WROCLAW AIRPORT (Poland | Lower Silesia | Wroclaw | Transportation)

The review below is by Felicja Nowak, author of the 2017 Krakow and Auschwitz City Guide.

Wroclaw Copernicus Airport has seen substantial increases in passenger growth over the last two decades, but a new terminal has made it one of the more comfortable airports to use in the country. The new terminal is spacious and bright, with the entire operation feeling well-run and organised. There is plenty of seating in departures, it’s clean and there are helpful and efficient staff throughout the airport.

The airport was originally opened in 1938 for military aircraft and was then used after the Second World War for civilian domestic flights within Poland. There was a large expansion in 1993 when international flights started from the airport and a new terminal opened in 2012, which is the current main passenger terminal. This is now referred to as terminal two, with the original terminal one building now remaining in operation for the passengers and crew of private aircraft. The terminal one building was in full operation for just twelve years, but within this time passenger numbers at the airport had increased from under 100,000 a year to just under two million.

 

The pre-security area (photos above) could perhaps do with more seating, especially as there is plenty of space, but there’s a light and airy feel to the terminal so it doesn’t feel oppressive. There are a few shops to get essentials, but the terminal doesn’t feel as though it’s over-commercialised.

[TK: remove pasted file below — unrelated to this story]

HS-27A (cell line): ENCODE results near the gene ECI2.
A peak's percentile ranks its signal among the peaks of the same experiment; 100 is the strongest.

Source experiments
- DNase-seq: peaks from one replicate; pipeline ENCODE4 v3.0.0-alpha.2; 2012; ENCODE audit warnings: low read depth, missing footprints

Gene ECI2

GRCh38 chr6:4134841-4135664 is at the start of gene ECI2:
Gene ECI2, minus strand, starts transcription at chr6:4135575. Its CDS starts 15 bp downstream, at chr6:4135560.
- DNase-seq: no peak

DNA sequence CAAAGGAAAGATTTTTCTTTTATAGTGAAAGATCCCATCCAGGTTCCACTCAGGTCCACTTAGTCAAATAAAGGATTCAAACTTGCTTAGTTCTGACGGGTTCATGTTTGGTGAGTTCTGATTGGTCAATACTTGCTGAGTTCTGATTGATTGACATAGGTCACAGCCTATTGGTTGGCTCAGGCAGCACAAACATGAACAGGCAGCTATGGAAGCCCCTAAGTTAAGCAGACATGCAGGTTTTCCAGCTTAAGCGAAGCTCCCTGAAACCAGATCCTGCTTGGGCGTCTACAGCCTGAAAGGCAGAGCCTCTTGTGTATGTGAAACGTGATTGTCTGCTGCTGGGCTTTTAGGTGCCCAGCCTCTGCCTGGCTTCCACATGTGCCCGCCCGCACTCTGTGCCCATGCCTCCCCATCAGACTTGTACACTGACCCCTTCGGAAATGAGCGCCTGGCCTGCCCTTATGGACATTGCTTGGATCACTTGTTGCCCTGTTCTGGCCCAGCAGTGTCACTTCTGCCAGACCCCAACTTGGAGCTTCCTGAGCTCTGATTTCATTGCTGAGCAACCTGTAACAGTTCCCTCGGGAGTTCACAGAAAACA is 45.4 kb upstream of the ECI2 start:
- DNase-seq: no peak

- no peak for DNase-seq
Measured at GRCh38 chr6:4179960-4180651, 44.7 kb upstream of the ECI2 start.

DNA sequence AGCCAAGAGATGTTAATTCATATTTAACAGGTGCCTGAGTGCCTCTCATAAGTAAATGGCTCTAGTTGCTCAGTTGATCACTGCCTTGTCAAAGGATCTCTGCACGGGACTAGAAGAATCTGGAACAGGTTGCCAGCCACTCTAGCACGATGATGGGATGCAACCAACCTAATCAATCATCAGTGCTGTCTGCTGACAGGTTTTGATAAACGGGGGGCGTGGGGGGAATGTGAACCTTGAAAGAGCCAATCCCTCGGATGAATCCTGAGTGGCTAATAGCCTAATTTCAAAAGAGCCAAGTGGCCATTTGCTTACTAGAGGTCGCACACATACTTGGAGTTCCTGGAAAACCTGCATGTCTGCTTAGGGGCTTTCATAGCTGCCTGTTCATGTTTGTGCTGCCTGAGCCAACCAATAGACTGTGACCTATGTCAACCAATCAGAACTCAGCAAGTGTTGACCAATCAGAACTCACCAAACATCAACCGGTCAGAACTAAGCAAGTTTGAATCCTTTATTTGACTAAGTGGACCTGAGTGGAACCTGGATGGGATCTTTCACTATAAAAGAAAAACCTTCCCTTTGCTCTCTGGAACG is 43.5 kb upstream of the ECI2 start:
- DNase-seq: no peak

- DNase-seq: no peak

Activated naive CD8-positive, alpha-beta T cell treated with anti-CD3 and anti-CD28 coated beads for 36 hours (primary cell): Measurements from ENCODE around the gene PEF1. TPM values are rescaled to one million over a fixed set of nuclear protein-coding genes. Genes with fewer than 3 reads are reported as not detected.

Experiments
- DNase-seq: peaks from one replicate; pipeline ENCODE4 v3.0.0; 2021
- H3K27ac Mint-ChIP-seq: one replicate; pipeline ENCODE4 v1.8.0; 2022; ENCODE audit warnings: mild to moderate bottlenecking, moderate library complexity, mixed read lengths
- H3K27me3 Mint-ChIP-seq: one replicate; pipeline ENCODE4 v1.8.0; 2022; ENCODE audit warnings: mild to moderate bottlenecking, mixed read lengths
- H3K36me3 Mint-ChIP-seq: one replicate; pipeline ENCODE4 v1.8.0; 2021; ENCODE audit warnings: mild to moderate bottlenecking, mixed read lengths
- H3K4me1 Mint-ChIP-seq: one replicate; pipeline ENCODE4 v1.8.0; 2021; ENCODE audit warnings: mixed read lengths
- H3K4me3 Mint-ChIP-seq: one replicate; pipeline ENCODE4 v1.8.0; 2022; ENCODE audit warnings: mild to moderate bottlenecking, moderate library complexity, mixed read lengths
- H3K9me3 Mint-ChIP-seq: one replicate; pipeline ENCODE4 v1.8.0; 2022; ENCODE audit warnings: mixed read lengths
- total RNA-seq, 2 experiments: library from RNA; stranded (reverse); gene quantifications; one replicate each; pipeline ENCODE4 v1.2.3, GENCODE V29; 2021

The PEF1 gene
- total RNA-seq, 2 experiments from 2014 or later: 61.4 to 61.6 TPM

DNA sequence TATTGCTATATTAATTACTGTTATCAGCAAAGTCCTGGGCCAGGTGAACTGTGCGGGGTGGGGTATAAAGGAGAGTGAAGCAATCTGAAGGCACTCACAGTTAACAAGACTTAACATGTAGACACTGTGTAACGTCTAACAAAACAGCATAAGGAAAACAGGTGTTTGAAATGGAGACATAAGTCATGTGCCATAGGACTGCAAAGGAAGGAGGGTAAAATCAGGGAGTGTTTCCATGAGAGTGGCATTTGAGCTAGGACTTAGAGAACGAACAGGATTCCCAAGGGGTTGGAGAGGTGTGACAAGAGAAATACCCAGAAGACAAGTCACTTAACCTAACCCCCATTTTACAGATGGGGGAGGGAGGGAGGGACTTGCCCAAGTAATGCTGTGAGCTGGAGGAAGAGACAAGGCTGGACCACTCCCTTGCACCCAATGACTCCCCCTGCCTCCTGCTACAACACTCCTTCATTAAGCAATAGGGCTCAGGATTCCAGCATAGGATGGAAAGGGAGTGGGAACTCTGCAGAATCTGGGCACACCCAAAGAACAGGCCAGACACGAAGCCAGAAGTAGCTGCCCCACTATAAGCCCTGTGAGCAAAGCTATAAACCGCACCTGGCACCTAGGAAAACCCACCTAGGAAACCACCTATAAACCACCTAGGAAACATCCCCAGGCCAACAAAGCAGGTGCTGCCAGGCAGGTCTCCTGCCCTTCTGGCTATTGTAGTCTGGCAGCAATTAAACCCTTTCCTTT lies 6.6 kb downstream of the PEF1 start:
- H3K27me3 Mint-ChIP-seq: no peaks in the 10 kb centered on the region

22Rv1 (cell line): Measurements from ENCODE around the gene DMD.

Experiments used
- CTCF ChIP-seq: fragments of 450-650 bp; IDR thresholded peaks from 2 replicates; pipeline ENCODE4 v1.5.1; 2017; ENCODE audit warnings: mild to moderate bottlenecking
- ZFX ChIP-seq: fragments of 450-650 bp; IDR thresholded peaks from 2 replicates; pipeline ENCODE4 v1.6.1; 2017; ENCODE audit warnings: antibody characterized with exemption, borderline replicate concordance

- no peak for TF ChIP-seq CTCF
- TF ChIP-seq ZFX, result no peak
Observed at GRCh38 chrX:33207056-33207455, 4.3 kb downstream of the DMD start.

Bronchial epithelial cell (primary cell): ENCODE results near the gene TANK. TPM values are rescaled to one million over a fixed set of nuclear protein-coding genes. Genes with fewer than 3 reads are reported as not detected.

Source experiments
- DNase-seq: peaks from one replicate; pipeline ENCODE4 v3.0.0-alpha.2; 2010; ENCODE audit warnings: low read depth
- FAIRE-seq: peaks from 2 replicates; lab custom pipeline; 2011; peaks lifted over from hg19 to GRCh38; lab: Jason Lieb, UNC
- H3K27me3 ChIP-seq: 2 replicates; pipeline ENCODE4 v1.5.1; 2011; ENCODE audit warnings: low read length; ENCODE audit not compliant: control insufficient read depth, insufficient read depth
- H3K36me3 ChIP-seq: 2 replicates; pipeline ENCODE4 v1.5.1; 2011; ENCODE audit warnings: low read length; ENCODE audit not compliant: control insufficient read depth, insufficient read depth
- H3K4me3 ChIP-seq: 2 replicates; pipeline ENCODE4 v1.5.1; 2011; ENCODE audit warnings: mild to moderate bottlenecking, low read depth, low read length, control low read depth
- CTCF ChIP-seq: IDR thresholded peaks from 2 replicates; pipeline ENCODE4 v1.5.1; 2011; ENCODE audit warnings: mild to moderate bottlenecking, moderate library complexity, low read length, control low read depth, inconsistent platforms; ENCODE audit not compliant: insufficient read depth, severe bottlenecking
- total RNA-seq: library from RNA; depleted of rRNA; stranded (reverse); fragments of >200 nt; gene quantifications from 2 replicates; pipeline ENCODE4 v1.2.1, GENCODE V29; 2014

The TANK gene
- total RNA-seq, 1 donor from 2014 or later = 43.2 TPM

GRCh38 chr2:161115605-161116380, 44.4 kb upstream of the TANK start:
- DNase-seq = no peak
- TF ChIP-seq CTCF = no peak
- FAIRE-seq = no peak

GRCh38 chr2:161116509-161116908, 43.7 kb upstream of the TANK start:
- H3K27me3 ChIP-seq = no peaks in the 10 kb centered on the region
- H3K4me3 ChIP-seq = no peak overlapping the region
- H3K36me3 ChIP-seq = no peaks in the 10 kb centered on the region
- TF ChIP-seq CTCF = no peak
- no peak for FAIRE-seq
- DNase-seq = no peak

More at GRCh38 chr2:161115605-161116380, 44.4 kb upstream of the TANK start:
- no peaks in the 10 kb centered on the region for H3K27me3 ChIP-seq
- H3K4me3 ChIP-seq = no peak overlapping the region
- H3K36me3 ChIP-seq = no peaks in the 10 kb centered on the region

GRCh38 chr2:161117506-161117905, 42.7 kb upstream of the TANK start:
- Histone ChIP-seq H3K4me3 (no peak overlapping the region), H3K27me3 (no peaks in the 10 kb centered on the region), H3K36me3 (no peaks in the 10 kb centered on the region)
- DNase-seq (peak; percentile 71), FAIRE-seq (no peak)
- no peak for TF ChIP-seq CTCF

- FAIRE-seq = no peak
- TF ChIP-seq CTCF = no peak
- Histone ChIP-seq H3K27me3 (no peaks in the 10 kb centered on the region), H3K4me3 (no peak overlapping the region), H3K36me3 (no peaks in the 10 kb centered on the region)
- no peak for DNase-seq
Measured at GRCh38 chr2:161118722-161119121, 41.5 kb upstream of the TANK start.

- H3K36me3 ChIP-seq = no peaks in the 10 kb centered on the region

Upstairs there is an observation area (photos above show the view), although it requires passengers to walk through the restaurant area to get to. There are ATMs available, as well as car hire and money exchange booths, and there’s an information desk which can help with both airport questions and queries about the local area.

For those seeking to get to and from the airport, it’s easily accessible on foot, by bike and for those driving. However, the most popular way of getting to the airport is by bus, with the 106 service running from the airport to the city centre. Tickets can be purchased by using coins or card at the ticket machine outside of the terminal, or by using a card on the bus itself using the on-board ticket machine.

After security, the passenger areas have extensive amounts of seating which is comfortable, and which also have plenty of power points for travellers to use. The signage is clear and for non-Schengen departures there is a separate passport controlled area towards the left end side of the departures area, which is used at gates number 11 and 12.

Food and drink facilities are though more limited, with the main restaurant having some perhaps rather questionable customer service at times. I visited the outlet, named Flying Bistro, and waited at the counter, but was told quite curtly that it was table service only. After ten minutes of waiting at a table I ask a staff member who then tells me that customers need to order at the counter. It was clumsy service which lost them several customers during my relatively short time in the restaurant, probably ones they could ill afford to lose given their current on-line ratings.

There’s free wi-fi that can be accessed throughout all of the terminal and although it says it’s timed, it’s possible to simply re-connect when that time period is up. Currently, there’s thirty minutes of free access for those who want to sign in as a guest and sixty minutes for those who log in via Facebook or Google, but all of that time is freely renewable.

The airport is dominated primarily by Ryanair and Wizz Air flights, both are budget carriers and have efficient boarding processes. Other airlines which operate at the airport include Eurowings, LOT Polish Airlines, SAS and Swiss International.